People need to go the bathroom. There are two obvious bathrooms on the Departures level and one hidden away down a hallway. I don’t know about the men’s room (men don’t care, anyway), but each ladies’ room has two (2) toilets. That makes four stalls for women on a floor that is pullulating with hundreds and hundreds of people. There are two ladies’ rooms on the Arrivals floor, too, so make that another four stalls on the ground level. Eight stalls — I mean ten, if you count the hidden facility — for women in an airport that operates an average of 80 flights a day, or an average of one every 12 minutes. (There must be a handicapped-accessible bathroom somewhere, it just doesn’t come to mind.)
Lest you think I am unreasonably obsessed with physiological needs (like, say, space to move around in and yes, to relieve oneself), I have some data from Robert Davis, an architect friend of mine. He writes: “We have a rule of thumb for theaters which is ’30 seats per seat.’ … So a 600-seat facility should have 20 fixtures, evenly divided male/female.”
Assuming that airport design is not radically different from theater design (some people spend more time in airports than they do in theaters, after all), if you have 600 people in the airport you would need ten stalls for the women. So we see that the Venice airport is already in a bathroom deficit situation. Because let’s assume there are more than 600 people in the airport at a given time, a pretty safe assumption based on the evidence of the other morning. The people keep swarming in, but there are still only eight stalls. Just deal with it.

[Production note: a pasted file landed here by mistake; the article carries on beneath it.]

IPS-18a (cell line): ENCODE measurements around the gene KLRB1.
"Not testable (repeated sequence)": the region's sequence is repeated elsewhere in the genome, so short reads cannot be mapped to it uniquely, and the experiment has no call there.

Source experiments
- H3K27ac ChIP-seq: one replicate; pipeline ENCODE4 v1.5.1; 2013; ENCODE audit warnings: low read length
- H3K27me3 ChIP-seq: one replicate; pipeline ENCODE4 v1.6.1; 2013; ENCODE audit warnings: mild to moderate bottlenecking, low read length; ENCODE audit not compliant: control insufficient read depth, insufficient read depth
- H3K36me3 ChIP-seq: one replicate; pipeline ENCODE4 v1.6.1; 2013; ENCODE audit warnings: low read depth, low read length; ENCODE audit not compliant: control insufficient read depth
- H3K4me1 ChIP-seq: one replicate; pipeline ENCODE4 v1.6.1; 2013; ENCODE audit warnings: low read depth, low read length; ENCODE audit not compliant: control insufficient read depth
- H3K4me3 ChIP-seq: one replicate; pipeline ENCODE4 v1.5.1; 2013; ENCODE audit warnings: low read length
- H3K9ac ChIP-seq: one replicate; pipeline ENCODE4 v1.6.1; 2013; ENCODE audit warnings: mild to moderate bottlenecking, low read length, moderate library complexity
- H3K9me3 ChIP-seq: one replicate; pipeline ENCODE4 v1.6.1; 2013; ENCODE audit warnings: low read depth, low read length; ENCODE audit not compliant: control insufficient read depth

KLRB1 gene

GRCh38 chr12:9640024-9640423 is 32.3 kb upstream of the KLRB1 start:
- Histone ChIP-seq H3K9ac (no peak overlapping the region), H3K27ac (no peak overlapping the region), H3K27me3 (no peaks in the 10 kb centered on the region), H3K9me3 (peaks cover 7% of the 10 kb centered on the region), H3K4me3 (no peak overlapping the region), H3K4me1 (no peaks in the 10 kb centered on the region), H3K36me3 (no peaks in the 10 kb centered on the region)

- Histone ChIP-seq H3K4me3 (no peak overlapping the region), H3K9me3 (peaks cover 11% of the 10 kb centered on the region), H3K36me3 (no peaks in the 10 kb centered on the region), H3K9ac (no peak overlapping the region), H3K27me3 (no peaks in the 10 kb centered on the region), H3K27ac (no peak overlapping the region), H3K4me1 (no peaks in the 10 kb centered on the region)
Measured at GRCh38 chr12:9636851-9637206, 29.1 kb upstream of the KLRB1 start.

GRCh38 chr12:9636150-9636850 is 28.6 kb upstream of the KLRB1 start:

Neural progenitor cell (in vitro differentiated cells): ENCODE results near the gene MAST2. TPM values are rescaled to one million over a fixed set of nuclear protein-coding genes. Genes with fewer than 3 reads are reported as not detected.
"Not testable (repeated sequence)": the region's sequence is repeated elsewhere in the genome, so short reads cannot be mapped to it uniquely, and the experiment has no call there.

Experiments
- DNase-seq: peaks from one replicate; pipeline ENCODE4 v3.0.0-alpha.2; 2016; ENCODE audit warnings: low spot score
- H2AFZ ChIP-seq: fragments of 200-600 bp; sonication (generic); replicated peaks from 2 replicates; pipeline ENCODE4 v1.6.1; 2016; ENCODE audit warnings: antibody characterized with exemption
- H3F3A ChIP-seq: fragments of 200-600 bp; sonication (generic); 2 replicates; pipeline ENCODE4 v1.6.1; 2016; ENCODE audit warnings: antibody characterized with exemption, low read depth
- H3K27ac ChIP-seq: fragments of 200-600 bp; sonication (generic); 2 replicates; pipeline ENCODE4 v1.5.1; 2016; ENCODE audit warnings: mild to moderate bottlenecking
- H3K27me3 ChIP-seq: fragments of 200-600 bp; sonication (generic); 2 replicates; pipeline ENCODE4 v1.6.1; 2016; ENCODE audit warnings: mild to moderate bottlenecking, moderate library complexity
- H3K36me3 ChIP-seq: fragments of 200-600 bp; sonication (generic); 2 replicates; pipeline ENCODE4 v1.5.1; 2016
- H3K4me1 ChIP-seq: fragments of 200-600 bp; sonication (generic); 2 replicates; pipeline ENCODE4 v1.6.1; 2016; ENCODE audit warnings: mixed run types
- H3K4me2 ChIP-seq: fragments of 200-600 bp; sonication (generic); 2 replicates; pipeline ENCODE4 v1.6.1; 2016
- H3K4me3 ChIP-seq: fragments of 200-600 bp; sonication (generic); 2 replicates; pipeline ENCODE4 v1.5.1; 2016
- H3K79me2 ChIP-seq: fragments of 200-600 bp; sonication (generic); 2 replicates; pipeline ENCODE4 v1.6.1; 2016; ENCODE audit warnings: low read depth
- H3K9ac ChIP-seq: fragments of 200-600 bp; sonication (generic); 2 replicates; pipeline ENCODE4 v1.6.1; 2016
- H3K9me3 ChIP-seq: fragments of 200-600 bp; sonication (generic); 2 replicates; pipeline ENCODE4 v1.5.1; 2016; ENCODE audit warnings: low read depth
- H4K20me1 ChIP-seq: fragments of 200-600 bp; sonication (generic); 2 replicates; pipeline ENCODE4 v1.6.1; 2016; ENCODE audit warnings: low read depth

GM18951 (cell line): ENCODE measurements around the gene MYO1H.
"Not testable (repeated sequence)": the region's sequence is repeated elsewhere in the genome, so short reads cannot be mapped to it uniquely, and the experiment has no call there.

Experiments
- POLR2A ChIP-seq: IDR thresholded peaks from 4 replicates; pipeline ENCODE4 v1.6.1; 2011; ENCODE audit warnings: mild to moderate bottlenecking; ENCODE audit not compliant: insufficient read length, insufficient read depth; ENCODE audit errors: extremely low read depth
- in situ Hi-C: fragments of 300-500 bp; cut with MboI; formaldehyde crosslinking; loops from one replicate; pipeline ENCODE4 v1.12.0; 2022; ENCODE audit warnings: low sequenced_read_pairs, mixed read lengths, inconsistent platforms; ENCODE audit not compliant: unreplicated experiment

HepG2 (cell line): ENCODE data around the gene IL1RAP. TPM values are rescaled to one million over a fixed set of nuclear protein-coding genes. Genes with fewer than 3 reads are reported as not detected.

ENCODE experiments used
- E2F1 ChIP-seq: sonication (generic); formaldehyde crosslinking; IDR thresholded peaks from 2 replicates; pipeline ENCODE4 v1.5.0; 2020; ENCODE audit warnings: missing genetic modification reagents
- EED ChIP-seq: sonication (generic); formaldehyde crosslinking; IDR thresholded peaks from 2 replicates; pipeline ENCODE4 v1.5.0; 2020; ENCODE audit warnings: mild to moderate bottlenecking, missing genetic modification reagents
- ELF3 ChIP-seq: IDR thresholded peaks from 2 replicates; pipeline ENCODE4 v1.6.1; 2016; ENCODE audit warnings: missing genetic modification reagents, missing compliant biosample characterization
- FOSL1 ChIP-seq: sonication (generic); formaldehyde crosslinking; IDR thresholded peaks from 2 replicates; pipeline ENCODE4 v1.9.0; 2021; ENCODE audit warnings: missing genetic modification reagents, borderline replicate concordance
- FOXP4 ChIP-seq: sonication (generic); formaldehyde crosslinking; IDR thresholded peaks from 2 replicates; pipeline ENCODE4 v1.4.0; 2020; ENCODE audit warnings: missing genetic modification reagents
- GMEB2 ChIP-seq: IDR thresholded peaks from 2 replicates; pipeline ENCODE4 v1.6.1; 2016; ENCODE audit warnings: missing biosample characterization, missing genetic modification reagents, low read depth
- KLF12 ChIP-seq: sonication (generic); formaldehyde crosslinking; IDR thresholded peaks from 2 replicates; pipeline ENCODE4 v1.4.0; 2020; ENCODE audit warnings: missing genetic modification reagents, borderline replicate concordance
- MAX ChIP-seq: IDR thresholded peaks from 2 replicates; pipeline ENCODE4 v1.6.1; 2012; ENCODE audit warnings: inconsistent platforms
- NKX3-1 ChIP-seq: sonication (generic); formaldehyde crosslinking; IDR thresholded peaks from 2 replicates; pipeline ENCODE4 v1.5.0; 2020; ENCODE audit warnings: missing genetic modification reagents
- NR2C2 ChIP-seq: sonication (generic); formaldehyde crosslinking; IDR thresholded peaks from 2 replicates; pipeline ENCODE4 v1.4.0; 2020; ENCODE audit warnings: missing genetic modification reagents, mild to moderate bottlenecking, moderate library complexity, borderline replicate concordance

At the other end of the alimentary canal, there are two (2) bar/sandwich counters (one upstairs with no seating and one downstairs with some tables), and one multi-station buffet with very little space to move around in with your tray, and a batch of cramped tables and extremely little space for your luggage, assuming you’re snacking before checking in, or you feel like doing something other than wander and look for a place to sit. The line for this facility stretches out to collide with the lines of people checking in at counters 59 and 60.
I have to say, pretty slim pickings for passengers at an airport which claims to be ready to handle 15 million passengers a year. Especially considering that it is currently handling only about 8 million.